Draw a thick line between your lessons and your perception towards others. When we allow our bad experiences to force us to generalize situations and put people into tribal mindset, we miss out on golden opportunities, trust me. When we permit our unfortunate experiences to define us, we never live life to the fullest.

We suspect everyone around us. Our bad experiences may forever control our thought patterns if we allow them to. They would prevent us from ever taking new chances or opportunities because of fear or bitterness. They would hold our lives back.

Your bad experiences should make you learn your lessons, I repeat. Forgive the people but don’t forget your lessons. Life is always not the same. Having an unpleasant experience with a particular group of people or tribe, for instance, doesn’t mean every single person who belongs there would treat you the same. When we generalize people, it will be very hard to get the best out of them.

The fact that a man treated you badly doesn’t make all men evil. It’s very unfair to regard all men as same because of what just one or two of them did to you. Don’t be all bitter about marriage because a woman mistreated you. Don’t take a revenge on others because of what another did. It’s such a pain to let go of your bad experience but it’s even more painful to let strangers pay for what they did not do to you!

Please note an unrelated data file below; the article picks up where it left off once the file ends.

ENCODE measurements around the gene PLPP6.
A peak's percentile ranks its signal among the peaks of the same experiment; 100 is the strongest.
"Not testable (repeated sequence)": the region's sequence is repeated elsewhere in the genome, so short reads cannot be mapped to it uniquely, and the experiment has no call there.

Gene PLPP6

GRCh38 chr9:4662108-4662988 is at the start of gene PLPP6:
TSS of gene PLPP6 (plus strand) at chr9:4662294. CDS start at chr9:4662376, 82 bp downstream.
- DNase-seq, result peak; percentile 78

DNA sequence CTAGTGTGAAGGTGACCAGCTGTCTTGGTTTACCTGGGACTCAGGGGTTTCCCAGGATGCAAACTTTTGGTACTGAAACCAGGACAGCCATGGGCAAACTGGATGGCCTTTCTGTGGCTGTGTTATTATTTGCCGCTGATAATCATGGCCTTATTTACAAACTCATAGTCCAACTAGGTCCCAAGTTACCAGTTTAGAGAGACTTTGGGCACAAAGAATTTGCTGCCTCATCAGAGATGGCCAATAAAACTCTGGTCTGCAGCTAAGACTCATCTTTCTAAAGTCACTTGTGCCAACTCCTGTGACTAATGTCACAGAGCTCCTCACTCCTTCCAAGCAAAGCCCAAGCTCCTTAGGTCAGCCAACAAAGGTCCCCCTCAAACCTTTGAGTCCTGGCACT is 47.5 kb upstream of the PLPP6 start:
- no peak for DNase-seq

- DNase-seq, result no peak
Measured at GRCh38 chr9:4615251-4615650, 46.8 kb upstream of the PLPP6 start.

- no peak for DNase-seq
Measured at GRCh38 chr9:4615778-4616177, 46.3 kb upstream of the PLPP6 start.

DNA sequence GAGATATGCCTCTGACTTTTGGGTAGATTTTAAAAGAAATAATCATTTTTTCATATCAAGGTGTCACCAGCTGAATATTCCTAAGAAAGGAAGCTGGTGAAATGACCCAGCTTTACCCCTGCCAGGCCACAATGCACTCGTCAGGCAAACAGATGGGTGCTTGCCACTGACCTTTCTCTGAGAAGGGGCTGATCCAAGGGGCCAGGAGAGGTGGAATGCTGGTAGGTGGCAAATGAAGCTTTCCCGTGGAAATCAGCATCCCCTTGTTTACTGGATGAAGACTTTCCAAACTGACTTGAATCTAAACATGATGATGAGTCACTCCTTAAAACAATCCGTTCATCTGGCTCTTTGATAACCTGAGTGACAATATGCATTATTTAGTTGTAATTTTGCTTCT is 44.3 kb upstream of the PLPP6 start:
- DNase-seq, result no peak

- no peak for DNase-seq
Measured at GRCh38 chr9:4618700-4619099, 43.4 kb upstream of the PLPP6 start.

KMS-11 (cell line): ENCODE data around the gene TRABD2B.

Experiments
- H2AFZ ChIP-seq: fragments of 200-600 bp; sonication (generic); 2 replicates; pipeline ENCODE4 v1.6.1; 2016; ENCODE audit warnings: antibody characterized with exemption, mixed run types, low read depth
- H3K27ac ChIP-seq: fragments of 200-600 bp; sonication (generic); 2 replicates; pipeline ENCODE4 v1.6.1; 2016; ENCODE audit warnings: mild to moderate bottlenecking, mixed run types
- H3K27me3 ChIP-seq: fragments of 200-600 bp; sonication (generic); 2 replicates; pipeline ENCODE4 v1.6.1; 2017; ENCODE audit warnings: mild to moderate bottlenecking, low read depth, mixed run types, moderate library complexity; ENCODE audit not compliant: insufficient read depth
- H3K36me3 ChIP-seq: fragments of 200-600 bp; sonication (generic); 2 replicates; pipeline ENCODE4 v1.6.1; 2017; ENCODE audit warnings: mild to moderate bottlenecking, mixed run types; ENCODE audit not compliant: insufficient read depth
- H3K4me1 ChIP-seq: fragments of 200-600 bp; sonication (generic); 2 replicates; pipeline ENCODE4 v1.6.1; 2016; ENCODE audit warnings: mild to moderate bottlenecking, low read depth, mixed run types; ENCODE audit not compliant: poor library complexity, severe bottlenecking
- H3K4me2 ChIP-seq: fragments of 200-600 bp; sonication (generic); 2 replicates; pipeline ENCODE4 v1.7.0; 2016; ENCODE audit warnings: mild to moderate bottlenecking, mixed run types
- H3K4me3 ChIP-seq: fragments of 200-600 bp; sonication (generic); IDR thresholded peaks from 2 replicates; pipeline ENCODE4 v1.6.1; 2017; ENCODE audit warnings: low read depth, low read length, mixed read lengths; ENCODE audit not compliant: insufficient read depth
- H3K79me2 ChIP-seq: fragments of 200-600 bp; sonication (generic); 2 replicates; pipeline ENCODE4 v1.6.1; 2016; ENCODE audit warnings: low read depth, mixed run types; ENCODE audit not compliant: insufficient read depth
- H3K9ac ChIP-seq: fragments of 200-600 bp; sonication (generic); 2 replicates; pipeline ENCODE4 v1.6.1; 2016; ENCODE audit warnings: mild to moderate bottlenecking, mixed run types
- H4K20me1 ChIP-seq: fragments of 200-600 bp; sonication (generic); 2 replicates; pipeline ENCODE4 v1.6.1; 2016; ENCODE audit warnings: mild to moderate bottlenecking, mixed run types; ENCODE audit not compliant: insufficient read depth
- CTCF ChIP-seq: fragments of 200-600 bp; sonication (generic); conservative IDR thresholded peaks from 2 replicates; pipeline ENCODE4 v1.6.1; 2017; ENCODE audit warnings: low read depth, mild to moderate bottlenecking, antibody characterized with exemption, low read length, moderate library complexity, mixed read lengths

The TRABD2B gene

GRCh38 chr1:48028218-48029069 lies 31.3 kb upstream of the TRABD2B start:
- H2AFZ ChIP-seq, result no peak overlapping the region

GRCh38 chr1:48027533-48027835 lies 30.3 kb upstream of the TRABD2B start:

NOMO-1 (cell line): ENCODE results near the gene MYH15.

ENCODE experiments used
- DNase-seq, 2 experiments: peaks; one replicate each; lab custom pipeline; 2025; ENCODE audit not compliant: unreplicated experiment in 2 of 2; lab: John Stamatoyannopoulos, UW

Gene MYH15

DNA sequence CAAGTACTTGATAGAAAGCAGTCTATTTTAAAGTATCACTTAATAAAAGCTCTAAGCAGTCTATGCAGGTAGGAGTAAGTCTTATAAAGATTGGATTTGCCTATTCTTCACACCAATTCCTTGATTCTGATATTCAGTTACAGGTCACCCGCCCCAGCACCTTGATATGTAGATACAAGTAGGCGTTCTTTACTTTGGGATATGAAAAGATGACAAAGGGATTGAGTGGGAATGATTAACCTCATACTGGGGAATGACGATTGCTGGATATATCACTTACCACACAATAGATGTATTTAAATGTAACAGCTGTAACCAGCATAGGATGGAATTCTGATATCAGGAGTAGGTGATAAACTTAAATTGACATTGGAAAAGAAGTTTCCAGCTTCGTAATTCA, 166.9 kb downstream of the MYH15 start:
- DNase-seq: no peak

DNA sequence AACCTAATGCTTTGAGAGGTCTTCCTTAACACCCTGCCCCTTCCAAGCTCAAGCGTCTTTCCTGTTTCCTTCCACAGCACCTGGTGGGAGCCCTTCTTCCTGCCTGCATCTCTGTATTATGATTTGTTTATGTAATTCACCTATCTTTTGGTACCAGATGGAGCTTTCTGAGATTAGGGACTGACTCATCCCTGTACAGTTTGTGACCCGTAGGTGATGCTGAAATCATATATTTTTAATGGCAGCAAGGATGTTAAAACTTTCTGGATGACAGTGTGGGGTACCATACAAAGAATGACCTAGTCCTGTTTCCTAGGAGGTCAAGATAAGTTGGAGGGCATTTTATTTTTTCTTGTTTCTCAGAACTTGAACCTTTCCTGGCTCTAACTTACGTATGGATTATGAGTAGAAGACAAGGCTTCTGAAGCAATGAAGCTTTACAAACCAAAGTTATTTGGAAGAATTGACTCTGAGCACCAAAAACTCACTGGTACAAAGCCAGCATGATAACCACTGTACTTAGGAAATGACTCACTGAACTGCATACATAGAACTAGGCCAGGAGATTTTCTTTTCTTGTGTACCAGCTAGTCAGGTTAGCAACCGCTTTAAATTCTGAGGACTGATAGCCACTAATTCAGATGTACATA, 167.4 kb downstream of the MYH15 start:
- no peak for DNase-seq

Can you imagine if every employer insulted you in the face because an employee once hurt them? That’s exactly how it looks like when we become all bitter towards others for what they even know nothing about. Treat others as you may want others to treat you.

The good man that lives inside of us is like the spots of a leopard. The kindness that sits in our hearts is like how our names have been fixed on our minds. We are originally born well. Our experiences make us go bad.

Just as we can barely forget our names, so can we barely let go of the good being in us. Don’t exchange the good inside for a bad experience. Learn your lessons but still be a good person. Don’t stop doing well because someone didn’t appreciate it. Your bad experiences should not change you. They should not define us. No matter how harsh the rains are, they can’t wash the leopard’s spots. Be good in spite of all the bad that has been tossed at you.

Don’t regard every day as bad because one was. Our past should not contaminate our future. We are not our bad experiences! It’s hard to be the good person you were until your bad experience came. However, you can’t let others change who you really are. Learn your lessons but don’t let them get in the way of how you perceive or treat others.

Be that good man always. Don’t let anyone take away your kind heart, young woman. No matter how many times people return your goodness with ingratitude, still do good to others just because they need it and not because you want something in return.

Learn your lessons. However, don’t make others pay for those lessons. Every person or opportunity you meet is new. Don’t mess it up with your bitterness. Yes, be cautious but don’t be suspicious.

The writer can be reachable via: riakmading@gmail.com or contact: +211927020700